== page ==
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Penn Nursing Science

Care to change the world locally and globally

Penn Nursing is known for research leadership and quality that advances scientific knowledge across the healthcare spectrum. Collaborative efforts in our research centers – and across the University – result in discovery, development, and transmission of knowledge to impact and promote healthcare throughout the lifespan, increase disease prevention, enhance quality of life, eliminate health disparities, and develop the scientific knowledge that drives nursing practice.

“We need a better understanding of the potential benefits and harms, direct or indirect, for patients when nurses work with industry, and overall how industry relations affect public trust,” the authors wrote.

Our faculty are internationally renowned thought leaders representing the greatest minds in nursing research, education, and clinical practice.

Research produced here at the School of Nursing is recognized globally and helps to inform public health policy via articles published in a wide range of high-impact, peer-reviewed interdisciplinary journals.

Penn Nursing scientists advance healthcare

Penn Nursing research is conducted through school-supported and grant-funded research centers. Among colleges of nursing, Penn Nursing's world-renowned faculty collectively rank near the top of all schools of nursing receiving federal funding. Faculty and student research efforts are vigorously supported through the Office of Nursing Research, major research awards, and the University's significant research resources.

Penn Nursing Science in Action

Penn Nursing scientists translate and advance new nursing knowledge across an impressive range of healthcare areas, including: geriatrics, pediatrics, quality-of-life choices, nurse staffing, public policy, and much more. We invite you to explore Penn Nursing Science in Action!

  • Gender Differences and Relationship Power Could be Key in Preventing HIV Among South African Adolescents
    April 26, 2016
    ​University of Pennsylvania Study is the First Known to Examine Gender Differences in Intimate Partner Violence and Relationship Power Among Adolescents in South Africa Millions of those infected with HIV worldwide are young women, ages 15-24, according to the World Health Organization. Because the HIV epidemic overlaps with an epidemic of intimate partner violence (IPV) against women and girls, researchers have suspected a correlation between inequities in relationship power and the risky sexual behavior that can lead to HIV transmission. A new research study from the University of ...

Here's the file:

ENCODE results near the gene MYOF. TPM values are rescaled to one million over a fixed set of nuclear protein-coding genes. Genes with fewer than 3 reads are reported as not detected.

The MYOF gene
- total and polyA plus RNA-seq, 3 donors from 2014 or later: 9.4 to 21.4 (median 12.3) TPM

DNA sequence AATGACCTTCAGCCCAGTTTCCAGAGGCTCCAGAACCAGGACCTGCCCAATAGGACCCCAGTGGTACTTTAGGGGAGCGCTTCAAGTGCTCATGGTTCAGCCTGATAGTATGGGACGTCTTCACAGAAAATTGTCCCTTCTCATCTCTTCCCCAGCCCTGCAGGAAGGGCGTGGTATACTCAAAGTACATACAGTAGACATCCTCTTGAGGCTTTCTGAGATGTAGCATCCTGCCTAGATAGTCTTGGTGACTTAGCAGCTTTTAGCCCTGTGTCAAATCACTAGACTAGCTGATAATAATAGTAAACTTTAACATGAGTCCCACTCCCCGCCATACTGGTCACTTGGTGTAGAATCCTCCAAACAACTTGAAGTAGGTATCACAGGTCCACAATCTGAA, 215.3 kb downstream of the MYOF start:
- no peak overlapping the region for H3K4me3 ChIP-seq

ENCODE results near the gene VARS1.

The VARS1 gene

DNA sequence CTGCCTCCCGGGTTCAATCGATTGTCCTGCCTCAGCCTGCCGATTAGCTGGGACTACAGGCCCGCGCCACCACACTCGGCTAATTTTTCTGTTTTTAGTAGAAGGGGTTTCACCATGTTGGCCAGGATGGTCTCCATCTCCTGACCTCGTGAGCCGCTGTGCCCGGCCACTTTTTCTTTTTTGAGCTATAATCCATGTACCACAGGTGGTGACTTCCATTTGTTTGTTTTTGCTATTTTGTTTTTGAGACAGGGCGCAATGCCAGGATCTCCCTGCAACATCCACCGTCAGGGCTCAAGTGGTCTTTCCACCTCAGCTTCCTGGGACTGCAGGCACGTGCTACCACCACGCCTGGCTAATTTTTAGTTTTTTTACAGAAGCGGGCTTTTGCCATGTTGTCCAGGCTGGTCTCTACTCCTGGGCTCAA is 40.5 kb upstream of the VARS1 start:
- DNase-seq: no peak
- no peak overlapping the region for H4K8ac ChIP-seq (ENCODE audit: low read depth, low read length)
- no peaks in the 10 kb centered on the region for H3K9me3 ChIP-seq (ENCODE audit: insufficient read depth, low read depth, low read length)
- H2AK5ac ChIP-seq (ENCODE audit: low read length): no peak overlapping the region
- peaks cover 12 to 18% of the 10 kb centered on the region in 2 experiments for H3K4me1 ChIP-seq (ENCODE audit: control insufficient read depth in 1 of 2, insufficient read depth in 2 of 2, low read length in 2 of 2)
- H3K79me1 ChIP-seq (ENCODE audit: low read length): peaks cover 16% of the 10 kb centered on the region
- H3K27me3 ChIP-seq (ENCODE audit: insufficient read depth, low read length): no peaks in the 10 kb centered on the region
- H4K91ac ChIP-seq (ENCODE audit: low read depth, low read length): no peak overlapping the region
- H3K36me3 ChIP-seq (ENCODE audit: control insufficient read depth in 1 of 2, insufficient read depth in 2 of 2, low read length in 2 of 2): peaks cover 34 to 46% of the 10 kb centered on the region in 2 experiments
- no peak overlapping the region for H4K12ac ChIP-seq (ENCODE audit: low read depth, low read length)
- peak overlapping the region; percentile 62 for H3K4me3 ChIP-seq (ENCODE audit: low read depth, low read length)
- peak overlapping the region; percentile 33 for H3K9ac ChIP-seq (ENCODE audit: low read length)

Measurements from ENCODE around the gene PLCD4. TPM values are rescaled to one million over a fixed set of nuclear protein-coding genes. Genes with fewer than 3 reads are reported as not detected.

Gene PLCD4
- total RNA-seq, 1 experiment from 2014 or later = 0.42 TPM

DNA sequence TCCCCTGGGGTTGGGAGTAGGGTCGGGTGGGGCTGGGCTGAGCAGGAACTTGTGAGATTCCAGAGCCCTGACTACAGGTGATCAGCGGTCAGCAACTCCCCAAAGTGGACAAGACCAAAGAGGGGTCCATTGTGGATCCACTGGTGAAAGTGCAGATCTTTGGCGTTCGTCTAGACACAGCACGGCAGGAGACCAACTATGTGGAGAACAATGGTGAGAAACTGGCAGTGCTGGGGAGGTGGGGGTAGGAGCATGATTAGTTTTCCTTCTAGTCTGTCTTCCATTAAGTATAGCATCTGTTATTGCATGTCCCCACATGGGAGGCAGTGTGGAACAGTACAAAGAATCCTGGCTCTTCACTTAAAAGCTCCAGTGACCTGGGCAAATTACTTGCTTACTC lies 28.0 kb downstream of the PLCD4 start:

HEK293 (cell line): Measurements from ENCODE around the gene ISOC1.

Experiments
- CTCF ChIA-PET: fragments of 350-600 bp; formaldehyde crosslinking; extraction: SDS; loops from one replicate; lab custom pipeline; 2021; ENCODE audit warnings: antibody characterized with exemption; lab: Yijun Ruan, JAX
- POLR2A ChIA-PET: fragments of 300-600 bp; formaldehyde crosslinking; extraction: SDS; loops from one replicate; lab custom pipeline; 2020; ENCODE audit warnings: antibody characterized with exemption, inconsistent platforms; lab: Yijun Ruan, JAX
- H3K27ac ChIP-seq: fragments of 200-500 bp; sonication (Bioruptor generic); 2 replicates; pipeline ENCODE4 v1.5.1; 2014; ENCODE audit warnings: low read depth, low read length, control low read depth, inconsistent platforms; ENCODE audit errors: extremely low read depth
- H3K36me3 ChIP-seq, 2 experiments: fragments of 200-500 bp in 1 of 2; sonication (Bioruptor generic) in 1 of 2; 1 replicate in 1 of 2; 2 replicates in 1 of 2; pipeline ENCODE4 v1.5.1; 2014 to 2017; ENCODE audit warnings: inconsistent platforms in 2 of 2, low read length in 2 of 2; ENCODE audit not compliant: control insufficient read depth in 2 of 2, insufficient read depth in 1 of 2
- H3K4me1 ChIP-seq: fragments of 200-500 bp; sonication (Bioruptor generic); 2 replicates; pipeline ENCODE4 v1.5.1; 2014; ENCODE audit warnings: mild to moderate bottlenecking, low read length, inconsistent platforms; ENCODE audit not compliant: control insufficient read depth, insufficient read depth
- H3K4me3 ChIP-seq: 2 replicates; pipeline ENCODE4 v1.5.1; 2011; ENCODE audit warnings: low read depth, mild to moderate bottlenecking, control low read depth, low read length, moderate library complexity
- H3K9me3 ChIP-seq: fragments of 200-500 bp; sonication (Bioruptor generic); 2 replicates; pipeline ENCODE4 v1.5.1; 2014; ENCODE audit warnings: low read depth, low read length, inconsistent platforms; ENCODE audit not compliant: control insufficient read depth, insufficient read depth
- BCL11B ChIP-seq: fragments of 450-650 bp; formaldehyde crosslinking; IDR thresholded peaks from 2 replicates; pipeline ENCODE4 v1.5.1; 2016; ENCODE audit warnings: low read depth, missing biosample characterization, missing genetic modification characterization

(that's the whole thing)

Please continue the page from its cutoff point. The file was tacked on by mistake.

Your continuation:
• Penn Nursing Study First to Show High Prevalence of Vitamin D Deficiency in a Large Population of Children with Type 1 Diabetes
    April 20, 2016
    ​During the past two decades, vitamin D status, defined as serum concentration of 25-hydroxyvitamin D, has emerged as a predictor of key clinical outcomes including bone health, glucose metabolism, cardiovascular health, immune health and survival. Now, a University of Pennsylvania School of Nursing (Penn Nursing) team, including senior author Terri Lipman, PhD, CRNP, FAAN, the Miriam Stirl Endowed Term Professor of Nutrition, Professor of Nursing of Children and Assistant Dean for Community Engagement, has examined the asso...

  • Missed Nursing Care May Contribute to Racial Disparities in Rehospitalizations after Heart Attack
    April 15, 2016
    ​The Penn Nursing Study is the First to Assess Whether Unmet Nursing Care Contributes to Racial/Ethnic Differences in Patients with Acute Myocardial Infarction Why are black older adults at higher risk of repeat hospital admission after a heart attack? Treatment at hospitals with higher rates of missed nursing care may be a contributing factor, reports a study in the May issue of Medical Care.   "Our findings suggest that unmet nursing care varies widely across US hospitals and ...